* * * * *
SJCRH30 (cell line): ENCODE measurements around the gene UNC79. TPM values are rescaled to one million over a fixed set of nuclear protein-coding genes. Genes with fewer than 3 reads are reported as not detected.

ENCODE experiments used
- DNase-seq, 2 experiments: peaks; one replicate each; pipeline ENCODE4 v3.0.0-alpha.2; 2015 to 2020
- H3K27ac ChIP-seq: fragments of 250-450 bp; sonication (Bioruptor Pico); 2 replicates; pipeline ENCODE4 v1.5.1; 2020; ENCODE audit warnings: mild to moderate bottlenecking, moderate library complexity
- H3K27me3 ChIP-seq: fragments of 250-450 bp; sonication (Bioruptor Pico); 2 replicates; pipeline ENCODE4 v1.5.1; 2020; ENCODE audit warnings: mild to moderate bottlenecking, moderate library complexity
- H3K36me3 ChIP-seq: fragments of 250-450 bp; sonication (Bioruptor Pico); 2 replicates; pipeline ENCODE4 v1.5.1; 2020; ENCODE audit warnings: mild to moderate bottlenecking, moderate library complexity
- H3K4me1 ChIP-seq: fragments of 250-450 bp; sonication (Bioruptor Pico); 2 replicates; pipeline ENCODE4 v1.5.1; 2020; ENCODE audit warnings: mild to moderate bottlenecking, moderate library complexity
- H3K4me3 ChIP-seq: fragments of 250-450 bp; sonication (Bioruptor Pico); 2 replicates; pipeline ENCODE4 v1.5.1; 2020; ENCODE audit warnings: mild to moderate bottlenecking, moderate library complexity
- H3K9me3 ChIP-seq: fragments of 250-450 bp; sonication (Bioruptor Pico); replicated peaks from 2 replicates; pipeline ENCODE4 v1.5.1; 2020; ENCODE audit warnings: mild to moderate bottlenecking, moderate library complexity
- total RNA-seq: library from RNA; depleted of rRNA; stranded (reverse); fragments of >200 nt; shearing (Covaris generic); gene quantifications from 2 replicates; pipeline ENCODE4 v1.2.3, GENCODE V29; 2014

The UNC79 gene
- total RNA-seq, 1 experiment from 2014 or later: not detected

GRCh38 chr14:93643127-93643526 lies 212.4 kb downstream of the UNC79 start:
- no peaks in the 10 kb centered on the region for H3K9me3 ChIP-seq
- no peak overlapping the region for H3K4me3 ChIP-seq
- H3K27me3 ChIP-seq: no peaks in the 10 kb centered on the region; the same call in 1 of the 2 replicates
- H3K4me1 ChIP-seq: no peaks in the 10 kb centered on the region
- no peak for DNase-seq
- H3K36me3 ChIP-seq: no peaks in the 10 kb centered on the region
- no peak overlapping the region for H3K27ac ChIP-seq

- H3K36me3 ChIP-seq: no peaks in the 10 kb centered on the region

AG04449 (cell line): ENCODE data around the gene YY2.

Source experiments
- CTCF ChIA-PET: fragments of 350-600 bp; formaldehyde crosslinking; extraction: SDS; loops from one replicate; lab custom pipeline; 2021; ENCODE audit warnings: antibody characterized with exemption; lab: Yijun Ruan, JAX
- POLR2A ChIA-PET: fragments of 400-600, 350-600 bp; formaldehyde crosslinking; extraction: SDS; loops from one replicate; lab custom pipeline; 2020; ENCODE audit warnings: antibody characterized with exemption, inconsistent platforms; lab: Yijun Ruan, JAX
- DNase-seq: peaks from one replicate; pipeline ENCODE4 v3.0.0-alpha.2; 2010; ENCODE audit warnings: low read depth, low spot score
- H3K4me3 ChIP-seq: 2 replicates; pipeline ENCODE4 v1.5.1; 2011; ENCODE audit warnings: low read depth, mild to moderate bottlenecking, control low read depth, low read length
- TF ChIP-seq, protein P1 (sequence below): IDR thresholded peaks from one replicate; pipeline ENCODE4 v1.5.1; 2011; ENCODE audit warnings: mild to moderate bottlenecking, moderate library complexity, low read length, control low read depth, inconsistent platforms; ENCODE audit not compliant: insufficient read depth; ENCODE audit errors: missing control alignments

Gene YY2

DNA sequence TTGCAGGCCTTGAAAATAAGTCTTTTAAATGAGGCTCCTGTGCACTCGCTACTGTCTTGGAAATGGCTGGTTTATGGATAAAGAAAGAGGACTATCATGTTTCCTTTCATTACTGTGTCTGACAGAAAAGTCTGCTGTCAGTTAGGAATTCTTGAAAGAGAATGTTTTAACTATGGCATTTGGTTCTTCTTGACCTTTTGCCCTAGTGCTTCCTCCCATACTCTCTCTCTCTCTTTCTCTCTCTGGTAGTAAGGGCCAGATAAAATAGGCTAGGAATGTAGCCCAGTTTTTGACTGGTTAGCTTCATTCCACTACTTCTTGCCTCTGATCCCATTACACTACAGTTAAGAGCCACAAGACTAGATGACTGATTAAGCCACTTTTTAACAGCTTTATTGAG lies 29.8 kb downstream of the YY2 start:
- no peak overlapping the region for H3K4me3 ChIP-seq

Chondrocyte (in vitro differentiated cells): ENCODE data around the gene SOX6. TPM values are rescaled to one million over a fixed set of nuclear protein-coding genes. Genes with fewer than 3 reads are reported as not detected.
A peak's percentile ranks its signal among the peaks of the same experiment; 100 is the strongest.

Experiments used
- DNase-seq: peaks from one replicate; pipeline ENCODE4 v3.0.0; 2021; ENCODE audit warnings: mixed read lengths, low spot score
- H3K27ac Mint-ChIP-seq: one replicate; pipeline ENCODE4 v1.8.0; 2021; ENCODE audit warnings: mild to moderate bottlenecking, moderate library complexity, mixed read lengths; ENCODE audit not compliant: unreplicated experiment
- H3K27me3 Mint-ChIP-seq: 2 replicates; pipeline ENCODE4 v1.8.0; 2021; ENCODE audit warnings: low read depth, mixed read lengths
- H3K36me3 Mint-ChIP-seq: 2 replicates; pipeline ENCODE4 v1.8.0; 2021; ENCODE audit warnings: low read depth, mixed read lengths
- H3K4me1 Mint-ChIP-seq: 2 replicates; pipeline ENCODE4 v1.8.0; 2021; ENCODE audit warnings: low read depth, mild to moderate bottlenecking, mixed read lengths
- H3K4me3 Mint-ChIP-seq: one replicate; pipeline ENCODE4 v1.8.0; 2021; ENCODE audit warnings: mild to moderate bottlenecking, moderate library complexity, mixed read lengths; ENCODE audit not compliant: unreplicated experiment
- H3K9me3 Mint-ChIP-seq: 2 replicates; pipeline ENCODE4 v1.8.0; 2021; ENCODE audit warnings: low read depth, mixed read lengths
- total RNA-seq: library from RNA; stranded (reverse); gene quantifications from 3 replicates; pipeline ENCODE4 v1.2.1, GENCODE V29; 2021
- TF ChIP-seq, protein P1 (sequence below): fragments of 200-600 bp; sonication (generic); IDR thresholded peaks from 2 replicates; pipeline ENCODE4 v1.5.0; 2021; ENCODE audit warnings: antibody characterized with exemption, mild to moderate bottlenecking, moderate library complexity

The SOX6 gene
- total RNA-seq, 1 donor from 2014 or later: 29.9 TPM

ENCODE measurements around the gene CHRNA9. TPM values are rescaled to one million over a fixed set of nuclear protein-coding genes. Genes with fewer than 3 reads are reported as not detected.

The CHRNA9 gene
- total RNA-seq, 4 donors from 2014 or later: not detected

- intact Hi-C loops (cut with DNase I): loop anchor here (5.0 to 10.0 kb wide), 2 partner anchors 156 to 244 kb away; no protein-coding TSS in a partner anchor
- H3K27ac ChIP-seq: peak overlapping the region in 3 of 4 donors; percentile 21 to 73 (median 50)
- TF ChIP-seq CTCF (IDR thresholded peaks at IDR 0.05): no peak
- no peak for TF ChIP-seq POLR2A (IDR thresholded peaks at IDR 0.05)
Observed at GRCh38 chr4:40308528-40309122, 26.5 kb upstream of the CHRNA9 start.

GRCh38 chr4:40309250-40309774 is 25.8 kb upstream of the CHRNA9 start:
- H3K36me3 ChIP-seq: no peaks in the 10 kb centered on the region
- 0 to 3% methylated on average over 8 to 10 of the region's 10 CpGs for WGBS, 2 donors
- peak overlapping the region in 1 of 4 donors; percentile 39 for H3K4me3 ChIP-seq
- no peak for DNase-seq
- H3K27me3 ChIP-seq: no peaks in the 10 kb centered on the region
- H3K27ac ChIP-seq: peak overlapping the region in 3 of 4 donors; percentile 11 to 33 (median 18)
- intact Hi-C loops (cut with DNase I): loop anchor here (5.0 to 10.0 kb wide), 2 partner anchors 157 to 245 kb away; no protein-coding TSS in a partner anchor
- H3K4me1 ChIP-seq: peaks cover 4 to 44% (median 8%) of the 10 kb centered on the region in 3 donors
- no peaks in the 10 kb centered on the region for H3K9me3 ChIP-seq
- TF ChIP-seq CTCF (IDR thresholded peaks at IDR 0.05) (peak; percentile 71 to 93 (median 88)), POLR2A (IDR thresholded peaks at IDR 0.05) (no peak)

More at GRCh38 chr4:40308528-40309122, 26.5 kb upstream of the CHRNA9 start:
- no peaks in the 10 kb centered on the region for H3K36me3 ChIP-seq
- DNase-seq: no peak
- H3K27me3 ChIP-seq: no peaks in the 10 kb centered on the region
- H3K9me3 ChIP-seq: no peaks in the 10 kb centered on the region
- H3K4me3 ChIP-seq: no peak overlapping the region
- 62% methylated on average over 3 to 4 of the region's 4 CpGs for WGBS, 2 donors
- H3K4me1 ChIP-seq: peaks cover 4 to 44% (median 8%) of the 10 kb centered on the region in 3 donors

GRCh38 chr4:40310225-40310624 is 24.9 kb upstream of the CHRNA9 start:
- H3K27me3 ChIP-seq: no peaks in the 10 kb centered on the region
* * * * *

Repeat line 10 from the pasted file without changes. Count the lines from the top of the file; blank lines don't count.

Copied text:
- total RNA-seq: library from RNA; depleted of rRNA; stranded (reverse); fragments of >200 nt; shearing (Covaris generic); gene quantifications from 2 replicates; pipeline ENCODE4 v1.2.3, GENCODE V29; 2014